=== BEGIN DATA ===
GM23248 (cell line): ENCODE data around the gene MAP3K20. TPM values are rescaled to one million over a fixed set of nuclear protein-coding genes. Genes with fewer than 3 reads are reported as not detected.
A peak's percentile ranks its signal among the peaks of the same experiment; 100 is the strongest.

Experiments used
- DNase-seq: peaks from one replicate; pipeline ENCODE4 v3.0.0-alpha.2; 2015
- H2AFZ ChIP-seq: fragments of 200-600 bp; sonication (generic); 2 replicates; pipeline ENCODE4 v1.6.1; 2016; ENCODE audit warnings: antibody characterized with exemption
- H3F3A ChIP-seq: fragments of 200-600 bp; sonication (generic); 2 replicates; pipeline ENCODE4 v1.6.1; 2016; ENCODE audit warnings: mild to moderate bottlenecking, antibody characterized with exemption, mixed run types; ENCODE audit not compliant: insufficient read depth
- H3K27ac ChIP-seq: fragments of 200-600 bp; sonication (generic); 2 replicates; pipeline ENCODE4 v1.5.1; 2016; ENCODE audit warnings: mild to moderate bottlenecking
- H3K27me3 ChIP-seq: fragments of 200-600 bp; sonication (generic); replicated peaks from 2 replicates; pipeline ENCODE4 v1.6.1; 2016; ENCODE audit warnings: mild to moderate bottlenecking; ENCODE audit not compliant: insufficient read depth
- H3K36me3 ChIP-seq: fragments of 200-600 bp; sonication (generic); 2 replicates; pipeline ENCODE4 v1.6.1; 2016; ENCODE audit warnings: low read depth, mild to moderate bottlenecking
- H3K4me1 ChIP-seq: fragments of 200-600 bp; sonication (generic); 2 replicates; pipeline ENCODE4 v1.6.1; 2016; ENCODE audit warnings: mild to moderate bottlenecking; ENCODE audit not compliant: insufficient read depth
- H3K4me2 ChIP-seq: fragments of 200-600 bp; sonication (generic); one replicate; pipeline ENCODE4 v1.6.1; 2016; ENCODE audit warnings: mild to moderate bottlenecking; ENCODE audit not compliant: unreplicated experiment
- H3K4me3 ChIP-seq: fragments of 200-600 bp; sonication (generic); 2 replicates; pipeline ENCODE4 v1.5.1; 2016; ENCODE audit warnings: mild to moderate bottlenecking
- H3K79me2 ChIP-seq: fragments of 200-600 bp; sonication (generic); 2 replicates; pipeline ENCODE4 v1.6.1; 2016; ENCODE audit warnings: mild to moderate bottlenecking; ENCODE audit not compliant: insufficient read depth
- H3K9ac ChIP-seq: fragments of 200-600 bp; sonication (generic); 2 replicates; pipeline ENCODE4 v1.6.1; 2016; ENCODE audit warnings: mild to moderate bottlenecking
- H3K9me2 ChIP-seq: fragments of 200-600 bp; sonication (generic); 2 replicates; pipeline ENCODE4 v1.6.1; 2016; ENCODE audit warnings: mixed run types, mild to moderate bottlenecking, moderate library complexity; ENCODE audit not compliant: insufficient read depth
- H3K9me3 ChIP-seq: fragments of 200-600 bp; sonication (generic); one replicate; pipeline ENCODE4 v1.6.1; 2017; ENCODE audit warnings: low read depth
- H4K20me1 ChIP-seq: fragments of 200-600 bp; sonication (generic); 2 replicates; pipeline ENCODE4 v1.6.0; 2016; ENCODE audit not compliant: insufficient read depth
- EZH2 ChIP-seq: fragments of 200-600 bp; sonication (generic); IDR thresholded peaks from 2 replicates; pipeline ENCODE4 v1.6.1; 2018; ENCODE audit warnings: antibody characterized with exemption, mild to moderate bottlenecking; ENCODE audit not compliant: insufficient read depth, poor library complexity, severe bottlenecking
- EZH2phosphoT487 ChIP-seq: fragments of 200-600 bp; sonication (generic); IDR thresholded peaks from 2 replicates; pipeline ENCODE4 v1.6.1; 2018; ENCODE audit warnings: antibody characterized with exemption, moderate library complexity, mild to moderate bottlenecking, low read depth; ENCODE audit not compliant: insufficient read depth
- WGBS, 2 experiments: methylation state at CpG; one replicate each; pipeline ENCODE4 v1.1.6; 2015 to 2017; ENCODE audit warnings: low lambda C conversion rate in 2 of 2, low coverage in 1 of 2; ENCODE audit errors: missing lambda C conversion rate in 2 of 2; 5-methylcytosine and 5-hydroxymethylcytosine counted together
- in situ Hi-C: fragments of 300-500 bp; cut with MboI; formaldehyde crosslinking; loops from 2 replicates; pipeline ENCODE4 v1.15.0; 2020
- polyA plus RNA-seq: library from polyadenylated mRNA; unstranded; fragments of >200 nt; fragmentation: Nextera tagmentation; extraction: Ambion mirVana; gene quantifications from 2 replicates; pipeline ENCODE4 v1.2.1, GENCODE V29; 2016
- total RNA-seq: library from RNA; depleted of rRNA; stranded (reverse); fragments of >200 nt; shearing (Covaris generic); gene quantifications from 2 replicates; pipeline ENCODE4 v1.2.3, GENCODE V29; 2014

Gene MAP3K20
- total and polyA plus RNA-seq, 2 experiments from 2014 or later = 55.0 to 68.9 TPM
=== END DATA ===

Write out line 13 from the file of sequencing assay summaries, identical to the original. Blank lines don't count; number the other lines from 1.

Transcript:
- H3K79me2 ChIP-seq: fragments of 200-600 bp; sonication (generic); 2 replicates; pipeline ENCODE4 v1.6.1; 2016; ENCODE audit warnings: mild to moderate bottlenecking; ENCODE audit not compliant: insufficient read depth